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Gooseberry Park and the Master Plan

Gooseberry Park and the Master Plan


Gooseberry Park and the Master Plan

Length:
98 pages
50 minutes
Released:
Apr 21, 2015
ISBN:
9781481404518
Format:
Book

Description

Stumpy the Squirrel and friends team up to save the day in this charming standalone companion to the beloved Gooseberry Park, from Newbery Medalist Cynthia Rylant and illustrator Arthur Howard.

There has been no rain for months, and all of the animals in Gooseberry Park are in danger. Can the crew of dear friends come up with a brilliant solution in time to save the day? Absolutely!

Newbery Medalist Cynthia Rylant’s first novel in more than a decade has all the wit and charm of the first adventure of the Gooseberry Park gang, as she “ unspools a quietly magical tale of cooperation and kindness” (Publishers Weekly, starred review).
Released:
Apr 21, 2015
ISBN:
9781481404518
Format:
Book

About the author

Cynthia Rylant is the author of more than 100 books for young people, including the beloved Henry and Mudge, Annie and Snowball, Brownie & Pearl, Motor Mouse, and Mr. Putter & Tabby series. Her novel Missing May received the Newbery Medal. She lives in Lake Oswego, Oregon.


Book Preview

Gooseberry Park and the Master Plan - Cynthia Rylant

1

Fine Friends

It is not an easy job raising three children, especially if those children seem always to be hanging upside down in a tree.

Such was the life of Stumpy Squirrel, the busiest squirrel mother in all of Gooseberry Park.

It was all Murray’s fault, of course. Bats most naturally hang upside down and are good at it. Murray was a bit of a show-off anyway, so he swung by his toes whenever anyone passing by happened to look up.

Murray was Stumpy’s tree mate, best friend, and self-appointed uncle to her three children: Sparrow, Top, and Bottom. And he could be a very naughty influence, as when he taught the children to hang by their toes, and they drew all sorts of remarks from the park residents as a result.

Most remarks were kind, as when Old Badger said she had never seen such clever squirrels in all her days.

Some remarks were neutral, as when the raven simply commented that toes were neither good nor bad, they just were.

And a few remarks were plainly mean and of course issued forth from the mouths of the weasels, every one of whom remarked that it would probably be a good idea if a certain squirrel mother taught her children some etiquette.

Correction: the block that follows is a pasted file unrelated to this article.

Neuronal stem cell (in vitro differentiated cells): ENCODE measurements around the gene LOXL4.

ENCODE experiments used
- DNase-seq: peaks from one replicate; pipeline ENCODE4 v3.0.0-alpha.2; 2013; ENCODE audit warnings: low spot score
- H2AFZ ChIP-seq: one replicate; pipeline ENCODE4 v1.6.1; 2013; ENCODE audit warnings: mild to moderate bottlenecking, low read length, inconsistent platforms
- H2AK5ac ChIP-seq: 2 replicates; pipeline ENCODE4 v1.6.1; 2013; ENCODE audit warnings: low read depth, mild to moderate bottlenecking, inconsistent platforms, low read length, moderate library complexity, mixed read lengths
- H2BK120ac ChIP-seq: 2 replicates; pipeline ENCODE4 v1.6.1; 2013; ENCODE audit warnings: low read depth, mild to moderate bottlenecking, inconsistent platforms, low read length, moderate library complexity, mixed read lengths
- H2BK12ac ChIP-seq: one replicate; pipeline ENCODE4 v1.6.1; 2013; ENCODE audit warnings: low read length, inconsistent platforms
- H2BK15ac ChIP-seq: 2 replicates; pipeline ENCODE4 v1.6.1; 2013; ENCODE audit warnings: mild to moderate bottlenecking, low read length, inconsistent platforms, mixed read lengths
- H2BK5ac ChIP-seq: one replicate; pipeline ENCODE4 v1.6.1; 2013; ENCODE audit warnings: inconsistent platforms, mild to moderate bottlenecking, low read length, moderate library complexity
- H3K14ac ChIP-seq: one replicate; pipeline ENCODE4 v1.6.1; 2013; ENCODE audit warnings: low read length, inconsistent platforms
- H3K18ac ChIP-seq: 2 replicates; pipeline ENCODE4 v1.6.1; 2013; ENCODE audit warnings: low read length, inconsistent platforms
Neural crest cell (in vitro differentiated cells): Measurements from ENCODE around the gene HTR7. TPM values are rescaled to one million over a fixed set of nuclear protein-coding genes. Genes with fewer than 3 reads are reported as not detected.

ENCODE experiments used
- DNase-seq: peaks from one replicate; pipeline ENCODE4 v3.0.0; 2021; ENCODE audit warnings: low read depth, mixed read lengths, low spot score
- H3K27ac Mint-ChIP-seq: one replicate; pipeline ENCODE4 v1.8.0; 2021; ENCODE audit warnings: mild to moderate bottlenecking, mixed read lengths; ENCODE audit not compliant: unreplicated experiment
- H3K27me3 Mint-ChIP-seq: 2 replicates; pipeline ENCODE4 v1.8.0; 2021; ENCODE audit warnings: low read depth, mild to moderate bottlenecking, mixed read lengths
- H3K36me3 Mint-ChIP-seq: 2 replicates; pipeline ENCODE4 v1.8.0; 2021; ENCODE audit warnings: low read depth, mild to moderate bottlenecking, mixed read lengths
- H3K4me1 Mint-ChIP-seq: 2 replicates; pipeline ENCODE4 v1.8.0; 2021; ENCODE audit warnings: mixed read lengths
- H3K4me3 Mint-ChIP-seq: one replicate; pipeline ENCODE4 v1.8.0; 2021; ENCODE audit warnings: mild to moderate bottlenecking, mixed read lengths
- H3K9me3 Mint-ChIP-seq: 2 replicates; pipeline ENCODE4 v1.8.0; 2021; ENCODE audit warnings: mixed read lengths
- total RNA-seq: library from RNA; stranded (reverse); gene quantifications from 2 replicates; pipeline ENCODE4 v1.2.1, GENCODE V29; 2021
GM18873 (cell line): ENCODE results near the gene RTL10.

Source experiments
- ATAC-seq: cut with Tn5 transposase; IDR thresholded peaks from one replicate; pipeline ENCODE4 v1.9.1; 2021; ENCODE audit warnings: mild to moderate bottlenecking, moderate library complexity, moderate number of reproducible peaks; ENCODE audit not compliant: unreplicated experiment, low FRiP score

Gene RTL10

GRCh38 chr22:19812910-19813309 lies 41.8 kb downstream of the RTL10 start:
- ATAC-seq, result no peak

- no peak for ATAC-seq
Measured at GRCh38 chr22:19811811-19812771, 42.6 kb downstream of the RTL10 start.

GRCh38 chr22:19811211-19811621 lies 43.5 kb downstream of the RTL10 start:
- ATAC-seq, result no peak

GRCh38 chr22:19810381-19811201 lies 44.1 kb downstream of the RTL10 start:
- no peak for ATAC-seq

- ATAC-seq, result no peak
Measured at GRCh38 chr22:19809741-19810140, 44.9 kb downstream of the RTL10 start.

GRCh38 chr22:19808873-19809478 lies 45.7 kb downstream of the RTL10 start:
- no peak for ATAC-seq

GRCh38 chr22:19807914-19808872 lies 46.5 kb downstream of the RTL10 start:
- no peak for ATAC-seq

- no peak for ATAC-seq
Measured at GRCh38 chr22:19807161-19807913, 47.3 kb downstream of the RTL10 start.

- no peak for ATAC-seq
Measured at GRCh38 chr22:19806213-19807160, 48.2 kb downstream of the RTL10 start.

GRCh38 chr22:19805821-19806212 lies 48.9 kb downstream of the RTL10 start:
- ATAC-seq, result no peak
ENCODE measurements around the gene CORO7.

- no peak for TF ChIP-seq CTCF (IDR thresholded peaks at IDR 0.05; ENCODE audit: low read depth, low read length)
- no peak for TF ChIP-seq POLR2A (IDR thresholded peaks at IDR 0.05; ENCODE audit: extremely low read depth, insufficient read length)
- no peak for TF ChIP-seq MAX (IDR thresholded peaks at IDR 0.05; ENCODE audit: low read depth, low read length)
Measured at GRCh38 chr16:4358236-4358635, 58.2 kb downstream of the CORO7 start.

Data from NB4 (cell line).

Etiquette? repeated Murray when Stumpy told him about this insult. Isn’t that where New Yorkers go for the weekend?

No, said Stumpy, "that’s Connecticut. Etiquette is manners."

Manners! shrieked Murray, who enjoyed drama. Manners! If I had manners, I’d starve!

(Murray was referring to the fact that he regularly pilfered egg rolls from the Dumpster by the Chinese restaurant down the street. And doughnuts from the bakery Dumpster on the other side of the park. And enchiladas from the Taco Craze Dumpster over by the freeway. The list could go on for miles.)

Well, said Stumpy, mothers are sensitive.

And weasels are rats, said Murray. Rats in weasel clothing.

Stumpy sighed.

Gwendolyn would understand, she said. Gwendolyn understands everything.

Murray nodded in agreement.

It’s because she’s a hundred and four years old, he said.

She is not! cried Stumpy. She’s just wise.

Gwendolyn is wise and a hundred and four years old, said Murray.

You are counting all her past lives she told us about, said Stumpy. In hermit crab time Gwendolyn is just, well, she is just . . .

A hundred and four, said Murray.

Oh, for goodness’ sake, said Stumpy.

Gwendolyn was Stumpy and Murray’s dear, dear friend. They could not imagine how they had ever managed without her. Gwendolyn might be a hermit crab, but she understood each of them perfectly. She gave Stumpy—who was something of a worrier—the very best advice about rearing young children. (Gwendolyn’s advice always solved the problem.) And Gwendolyn praised Murray’s heart, which was actually quite a big heart, but one that Murray hid behind a million funny lines.

Gwendolyn never let her bat friend get away with this.

You are a shining emblem of love to those children, Gwendolyn often said to Murray.

A shining plum? said Murray.

A shining emblem, said Gwendolyn.

A shiny Indian? said Murray.

Emblem, said Gwendolyn.

Envelope? said Murray.

Oh, for goodness’ sake, said Gwendolyn.

But Murray really did hear her. And it made him proud.

The true hero among them all, of course, was the one

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